Using the right audit quality indicators can make all the difference
In recent years, the Canadian Public Accountability Board (CPAB), the Public Company Accounting Oversight Board (PCAOB) in the US and the Financial Reporting Council (FRC) in the UK have begun focusing on audit quality indicators (AQIs)—quantitative measures for evaluating audit quality. CPAB, in fact, undertook a 2016 AQI pilot project to determine how helpful AQIs are to audit committees in fulfilling their audit oversight responsibilities.
While comprehensive quality assessment must also include qualitative reviews, it’s becoming clear that AQI data—when considered in context with a company’s particular regulatory environment, accounting framework and market realities—can provide audit committees with additional insight into the effectiveness of the audit process.
The key is to determine which AQIs make the most sense for your organization in two areas: audit planning and monitoring, and external auditor evaluation. To that end, audit committees should bear the following in mind as AQIs are selected:
Relevance — The focus of your AQIs should be on the indicators most relevant to your audit team and process rather than broader measures. Similarly sized organizations don’t necessarily require a similar staffing profile or equivalent technical expertise. Rather, much depends on your industry, global footprint, accounting complexities and other company-specific elements. (One exception to this might be tone-at-the-top measures as determined by broad-based surveys.)
Operational context — Rather than adopting boilerplate measures, try to select specific and balanced indicators. For instance, in measuring the availability, competence and focus of your organization’s internal audit professionals, you may want to assess comparability to industry norms—a process with which your external auditors may be able to help with if they audit other companies in a similar space. In turn, when reviewing your external auditor’s internal quality review results or board inspection results from either CPAB or PCAOB, consider applying multi-year averages to gain a more realistic result.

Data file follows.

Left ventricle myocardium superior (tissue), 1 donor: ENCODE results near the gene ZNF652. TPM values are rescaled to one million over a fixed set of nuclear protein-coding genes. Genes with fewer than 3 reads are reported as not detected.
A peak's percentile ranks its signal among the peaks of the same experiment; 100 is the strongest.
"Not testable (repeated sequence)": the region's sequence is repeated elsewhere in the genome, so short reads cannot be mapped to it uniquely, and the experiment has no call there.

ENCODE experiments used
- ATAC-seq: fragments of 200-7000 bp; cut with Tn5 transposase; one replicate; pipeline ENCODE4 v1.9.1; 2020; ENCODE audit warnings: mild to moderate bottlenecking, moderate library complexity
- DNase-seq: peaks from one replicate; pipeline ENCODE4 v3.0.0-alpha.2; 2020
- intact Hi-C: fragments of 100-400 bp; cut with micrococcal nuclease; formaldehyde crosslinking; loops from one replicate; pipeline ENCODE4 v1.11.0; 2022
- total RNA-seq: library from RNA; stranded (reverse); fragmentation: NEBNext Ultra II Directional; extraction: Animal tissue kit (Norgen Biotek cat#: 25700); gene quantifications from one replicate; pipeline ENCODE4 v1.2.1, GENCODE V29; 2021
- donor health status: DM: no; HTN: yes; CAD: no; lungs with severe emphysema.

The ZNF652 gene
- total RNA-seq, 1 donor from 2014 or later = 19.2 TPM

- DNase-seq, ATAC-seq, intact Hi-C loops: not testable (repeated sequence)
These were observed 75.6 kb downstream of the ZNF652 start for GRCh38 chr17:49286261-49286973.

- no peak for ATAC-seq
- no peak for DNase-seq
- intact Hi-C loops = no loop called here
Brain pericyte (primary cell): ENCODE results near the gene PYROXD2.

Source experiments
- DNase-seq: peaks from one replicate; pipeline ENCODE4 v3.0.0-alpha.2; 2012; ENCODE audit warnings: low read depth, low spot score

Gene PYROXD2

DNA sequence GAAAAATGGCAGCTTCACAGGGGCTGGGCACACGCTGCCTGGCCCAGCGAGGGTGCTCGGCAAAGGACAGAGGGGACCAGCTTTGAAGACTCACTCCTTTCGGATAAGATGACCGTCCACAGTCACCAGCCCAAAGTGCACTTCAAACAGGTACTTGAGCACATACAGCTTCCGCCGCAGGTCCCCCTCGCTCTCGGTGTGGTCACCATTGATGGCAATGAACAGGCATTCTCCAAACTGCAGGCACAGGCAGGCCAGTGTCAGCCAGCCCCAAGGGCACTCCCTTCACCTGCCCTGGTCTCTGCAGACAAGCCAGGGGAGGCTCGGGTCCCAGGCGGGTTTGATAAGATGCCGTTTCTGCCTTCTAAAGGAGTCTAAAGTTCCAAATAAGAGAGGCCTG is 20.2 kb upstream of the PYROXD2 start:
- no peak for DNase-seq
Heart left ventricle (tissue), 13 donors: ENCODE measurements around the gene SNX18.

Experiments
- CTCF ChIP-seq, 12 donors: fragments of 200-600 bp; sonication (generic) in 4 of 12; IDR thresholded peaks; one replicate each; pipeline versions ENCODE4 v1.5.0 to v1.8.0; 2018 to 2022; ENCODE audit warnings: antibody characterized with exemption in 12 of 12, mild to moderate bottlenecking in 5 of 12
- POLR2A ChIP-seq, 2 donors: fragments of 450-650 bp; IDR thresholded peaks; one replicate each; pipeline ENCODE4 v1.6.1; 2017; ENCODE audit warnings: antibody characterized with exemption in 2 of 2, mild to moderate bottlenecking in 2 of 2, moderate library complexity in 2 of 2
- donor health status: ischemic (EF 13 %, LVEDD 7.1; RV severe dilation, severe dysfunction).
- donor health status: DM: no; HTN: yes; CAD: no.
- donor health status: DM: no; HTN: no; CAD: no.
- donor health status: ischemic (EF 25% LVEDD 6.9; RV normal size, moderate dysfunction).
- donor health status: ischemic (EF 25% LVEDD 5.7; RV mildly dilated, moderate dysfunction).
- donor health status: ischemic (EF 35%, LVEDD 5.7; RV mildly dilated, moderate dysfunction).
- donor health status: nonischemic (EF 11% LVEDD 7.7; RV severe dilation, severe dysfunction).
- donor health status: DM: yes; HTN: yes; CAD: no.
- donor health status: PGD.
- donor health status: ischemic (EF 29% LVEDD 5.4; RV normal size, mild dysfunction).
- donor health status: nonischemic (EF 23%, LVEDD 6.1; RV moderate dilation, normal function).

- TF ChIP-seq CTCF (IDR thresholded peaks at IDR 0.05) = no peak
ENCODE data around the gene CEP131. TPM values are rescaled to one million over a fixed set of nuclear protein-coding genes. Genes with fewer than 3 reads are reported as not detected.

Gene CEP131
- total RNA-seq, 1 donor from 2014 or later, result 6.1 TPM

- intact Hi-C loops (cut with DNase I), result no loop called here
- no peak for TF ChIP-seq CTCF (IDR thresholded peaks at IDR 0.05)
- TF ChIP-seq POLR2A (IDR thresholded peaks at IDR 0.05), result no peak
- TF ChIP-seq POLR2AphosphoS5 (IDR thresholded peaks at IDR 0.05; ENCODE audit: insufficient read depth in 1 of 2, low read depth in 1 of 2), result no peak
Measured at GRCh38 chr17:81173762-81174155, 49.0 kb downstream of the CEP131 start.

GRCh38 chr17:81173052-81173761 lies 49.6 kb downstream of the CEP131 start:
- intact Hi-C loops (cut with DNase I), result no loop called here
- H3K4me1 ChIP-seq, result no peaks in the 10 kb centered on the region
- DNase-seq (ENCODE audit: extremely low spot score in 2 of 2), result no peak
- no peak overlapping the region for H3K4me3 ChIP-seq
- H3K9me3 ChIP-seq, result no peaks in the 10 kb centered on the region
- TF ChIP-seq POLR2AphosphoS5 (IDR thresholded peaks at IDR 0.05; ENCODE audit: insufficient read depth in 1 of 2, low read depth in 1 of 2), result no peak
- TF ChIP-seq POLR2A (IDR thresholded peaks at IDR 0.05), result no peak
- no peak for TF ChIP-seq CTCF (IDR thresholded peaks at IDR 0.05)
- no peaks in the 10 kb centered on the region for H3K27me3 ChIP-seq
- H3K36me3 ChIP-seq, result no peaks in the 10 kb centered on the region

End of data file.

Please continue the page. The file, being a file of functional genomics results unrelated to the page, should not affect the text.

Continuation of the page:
Predictive value — Adopt indicators that are predictive in nature, rather than those that can only be measured after the fact. Examples might include looking at the number of planned hours of senior level involvement; the team’s experience in your sector; the audit team’s access to technical accounting and auditing resources; training hours per audit professional; or partner and manager workload.
Indicators that many organizations consider include:
Experience of senior team members
Number of years:
Percentage of hours:
Areas of audit focus
Quality of processes
For all of these indicators, it’s important that everyone involved understand what constitutes a good or bad result; that is, will future audit quality be improved by increasing or by decreasing a particular AQI.
AQIs should play an important part in the discussions between the auditor, the audit committee and management at the audit planning stage to help identify which matters should be addressed (for example, is the audit team involving a sufficient level of experts/specialists on a particular matter). Audit committees are not all initiating these discussions, but those that want key AQIs reflected in reporting should do so sooner rather than later.
Due to the ongoing importance of audit quality, most audit firms are publishing reports focused on AQIs. For more information, download KPMG’s report.